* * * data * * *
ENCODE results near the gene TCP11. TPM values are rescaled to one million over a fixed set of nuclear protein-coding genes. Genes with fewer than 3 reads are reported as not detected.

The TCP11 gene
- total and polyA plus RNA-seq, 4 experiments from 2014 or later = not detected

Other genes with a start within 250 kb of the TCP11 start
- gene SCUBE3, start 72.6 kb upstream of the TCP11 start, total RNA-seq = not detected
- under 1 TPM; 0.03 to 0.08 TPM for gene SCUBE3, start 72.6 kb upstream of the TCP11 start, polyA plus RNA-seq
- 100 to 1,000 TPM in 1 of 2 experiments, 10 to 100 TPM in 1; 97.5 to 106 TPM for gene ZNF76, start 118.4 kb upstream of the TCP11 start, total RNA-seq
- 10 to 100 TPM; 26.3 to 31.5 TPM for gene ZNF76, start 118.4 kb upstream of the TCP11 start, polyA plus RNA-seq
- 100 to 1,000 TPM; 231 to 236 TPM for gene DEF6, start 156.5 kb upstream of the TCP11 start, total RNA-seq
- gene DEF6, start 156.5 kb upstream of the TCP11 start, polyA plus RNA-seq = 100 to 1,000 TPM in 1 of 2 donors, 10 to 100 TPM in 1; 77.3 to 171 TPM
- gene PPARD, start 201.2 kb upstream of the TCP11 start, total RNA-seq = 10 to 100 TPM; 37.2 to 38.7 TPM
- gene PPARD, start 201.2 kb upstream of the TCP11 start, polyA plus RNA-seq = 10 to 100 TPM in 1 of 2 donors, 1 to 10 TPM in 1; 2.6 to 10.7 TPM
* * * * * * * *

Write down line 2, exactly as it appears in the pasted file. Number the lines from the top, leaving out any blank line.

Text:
The TCP11 gene